This is a new spool doily I scored at the class. I love the watermelon theme and the little black seeds are tiny black seed beads crocheted into the doily. The Henrys have a woman who crochets these doilies for them in all sorts of patterns and colors. There was a red, white, and blue star for the Fourth and many other designs. They had an entire case of these things, so the little crochet lady must just be hooking her little heart out.

Friday, June 17, 2016

In the Pink


Small string quilt #6 completed! Easy as these are, I want to try something different. If I can find the roll of adding machine tape that a friend gave me some time back, I will cut 36"strips and make long string pieces. They will be sewn with strips of whole fabric in between to make small coin quilts. Crazy Mom has a tutorial on her blog if you are not familiar with the pattern. If I can't find the roll of paper tape, I will use more of the telephone book pages and sew the sections together.


I have started a new baby quilt for a friend's grandson; no pattern but the one I have made up. There are a number of these X and O quilts on the web. The blocks finish at 8" and are made with a stitch and flip process that yields a lot of "bonus triangles."


These small pinwheel blocks finish at 2.5" although from the comparable size of the photos it's hard to tell the actual size until they are placed side by side.


The little pinwheels will go into a doll-sized quilt for another little girl.

Next week I will be in Hamilton, MO at Missouri Star Quilt Company for a Featherweight maintenance class. Inasmuch as I have two Featherweights and a Singer 301, I am eager to learn more about these machines. 

Wednesday, June 8, 2016

Seeing Red



Almost there. This little string quilt lacks just one lonely block. I made the right number, but in trimming them up, I grabbed two blocks instead of one and whacked away with the rotary cutter. I did this once before and thought that I had learned my lesson. Obviously not. When i get a moment I will make the last one.

Tomorrow I will be working on our guild's 2017 raffle quilt. Four of us worked on it today and got the first skinny 1/2" border sewn on. The next border is 3" wide and has a row of hexies appliqued down the middle of it. It will require some finagling to get it to fit the existing top. Perhaps I am a bit cocky after my success with "My Blue Heaven" putting on a pieced border, but I volunteered to do this. Nothing will be cut and nothing will be machine sewn; I will be marking with chalk and only hand basting the borders until certain that everything fits. Guild meeting is Friday evening and we want to have the top out for display to show our progress. Wish me luck.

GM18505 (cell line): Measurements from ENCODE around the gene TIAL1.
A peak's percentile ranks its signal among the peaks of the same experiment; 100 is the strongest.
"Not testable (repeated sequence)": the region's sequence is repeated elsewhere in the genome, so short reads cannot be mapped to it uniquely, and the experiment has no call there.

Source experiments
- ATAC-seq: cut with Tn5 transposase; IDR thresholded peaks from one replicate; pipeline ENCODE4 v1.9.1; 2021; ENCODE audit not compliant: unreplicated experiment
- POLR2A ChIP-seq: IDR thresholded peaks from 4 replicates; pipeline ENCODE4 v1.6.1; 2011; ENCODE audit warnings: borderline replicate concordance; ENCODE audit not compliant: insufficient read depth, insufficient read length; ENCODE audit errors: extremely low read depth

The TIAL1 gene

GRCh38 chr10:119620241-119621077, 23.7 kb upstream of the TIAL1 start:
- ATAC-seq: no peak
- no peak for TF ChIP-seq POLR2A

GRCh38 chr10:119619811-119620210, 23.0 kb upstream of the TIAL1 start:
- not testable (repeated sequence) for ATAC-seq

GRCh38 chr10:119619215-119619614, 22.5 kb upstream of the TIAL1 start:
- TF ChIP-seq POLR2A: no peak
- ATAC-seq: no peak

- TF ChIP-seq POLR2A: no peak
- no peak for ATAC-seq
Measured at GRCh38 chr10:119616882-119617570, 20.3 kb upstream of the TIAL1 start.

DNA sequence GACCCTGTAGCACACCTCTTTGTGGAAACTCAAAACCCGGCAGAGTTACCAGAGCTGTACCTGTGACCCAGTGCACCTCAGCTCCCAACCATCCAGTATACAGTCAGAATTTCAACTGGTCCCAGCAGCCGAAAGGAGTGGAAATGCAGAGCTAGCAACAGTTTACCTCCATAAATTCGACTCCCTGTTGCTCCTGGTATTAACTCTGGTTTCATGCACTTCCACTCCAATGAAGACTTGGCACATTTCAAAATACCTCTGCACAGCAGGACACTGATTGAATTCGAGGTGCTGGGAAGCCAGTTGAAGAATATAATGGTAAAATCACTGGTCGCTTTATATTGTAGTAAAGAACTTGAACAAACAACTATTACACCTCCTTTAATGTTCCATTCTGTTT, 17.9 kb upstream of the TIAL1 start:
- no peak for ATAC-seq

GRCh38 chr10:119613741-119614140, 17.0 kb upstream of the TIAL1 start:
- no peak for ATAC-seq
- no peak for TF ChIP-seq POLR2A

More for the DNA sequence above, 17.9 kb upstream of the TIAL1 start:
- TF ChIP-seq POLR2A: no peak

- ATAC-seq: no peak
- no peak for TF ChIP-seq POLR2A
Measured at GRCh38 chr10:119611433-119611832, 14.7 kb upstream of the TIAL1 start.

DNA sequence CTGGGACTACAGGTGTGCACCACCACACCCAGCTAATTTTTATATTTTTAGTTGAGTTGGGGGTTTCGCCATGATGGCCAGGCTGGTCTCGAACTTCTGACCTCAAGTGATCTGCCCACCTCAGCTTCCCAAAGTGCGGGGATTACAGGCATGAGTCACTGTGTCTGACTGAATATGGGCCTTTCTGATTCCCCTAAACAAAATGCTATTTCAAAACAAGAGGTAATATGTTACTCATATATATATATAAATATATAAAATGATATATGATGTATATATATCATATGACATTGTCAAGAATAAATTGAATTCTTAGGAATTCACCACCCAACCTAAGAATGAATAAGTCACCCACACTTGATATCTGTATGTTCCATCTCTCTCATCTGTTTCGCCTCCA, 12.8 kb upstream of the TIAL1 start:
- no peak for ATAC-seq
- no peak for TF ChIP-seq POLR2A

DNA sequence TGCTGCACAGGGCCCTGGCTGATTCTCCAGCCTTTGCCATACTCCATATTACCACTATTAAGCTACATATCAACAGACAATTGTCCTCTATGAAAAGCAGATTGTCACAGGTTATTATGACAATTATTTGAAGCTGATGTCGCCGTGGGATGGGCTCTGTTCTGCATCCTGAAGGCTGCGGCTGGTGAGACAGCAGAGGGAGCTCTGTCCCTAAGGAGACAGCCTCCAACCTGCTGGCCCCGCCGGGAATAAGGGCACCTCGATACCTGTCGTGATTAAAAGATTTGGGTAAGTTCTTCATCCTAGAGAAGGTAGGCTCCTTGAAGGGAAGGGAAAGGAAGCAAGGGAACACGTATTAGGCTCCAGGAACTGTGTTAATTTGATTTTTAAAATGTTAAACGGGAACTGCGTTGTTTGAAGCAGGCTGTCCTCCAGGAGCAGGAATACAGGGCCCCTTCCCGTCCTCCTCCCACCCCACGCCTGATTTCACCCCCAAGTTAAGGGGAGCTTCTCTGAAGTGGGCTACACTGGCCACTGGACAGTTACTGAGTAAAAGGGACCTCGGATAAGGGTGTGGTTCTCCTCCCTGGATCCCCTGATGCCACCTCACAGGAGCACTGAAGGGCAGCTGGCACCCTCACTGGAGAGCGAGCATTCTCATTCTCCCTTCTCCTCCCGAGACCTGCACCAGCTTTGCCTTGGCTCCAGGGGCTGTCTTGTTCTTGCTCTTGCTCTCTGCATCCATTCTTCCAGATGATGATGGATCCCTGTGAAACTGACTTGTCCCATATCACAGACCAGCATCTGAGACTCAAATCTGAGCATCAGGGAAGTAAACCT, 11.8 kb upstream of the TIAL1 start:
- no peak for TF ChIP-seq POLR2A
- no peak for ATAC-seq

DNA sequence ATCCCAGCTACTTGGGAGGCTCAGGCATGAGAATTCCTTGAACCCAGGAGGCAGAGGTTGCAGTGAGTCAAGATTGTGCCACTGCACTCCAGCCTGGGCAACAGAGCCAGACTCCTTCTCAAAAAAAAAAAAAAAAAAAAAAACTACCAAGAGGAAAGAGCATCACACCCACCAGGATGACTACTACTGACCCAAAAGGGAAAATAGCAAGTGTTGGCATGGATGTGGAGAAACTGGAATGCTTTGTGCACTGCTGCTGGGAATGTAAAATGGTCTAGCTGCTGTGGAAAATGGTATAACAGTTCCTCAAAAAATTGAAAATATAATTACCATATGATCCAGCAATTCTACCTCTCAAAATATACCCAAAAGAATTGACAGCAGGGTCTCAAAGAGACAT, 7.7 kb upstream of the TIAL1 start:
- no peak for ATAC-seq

Thursday, June 2, 2016

Stringin' Along



The blue and green string quilt for Nurses for Newborns has been sewn together. These small 6" blocks sew up quickly, even though I am using my treadle and taking my time. I hope to get this one sandwiched and quilted in the next day or so. Soon I will prepare the papers and select strips for this evening's sewing. Red and neutrals come to mind.


This behemoth of a quilt top is very nearly finished. The last border needs to be sewn on, but the pieces are all sewn together. This quilt was started in a workshop with Bonnie Hunter last fall and is my rendition of her free pattern, "My Blue Heaven." The original is done in blues and neutrals. As there were not enough blue strips in my scrap drawers, I branched out and chose the additional analogous colors of green, purple, and aqua. All well and good if I had paid closer attention to value. As it turned out, with the additional colors and a good many of the star points disappearing into the background because they were too light, the effect of setting the blocks immediately next to one another was a big visual mess. Hence, the sashing was introduced. That, of course, changed the dimensions of the quilt and required some figuring with paper, pencil, and calculator to figure out how to compensate for the extra inches created with the sashing.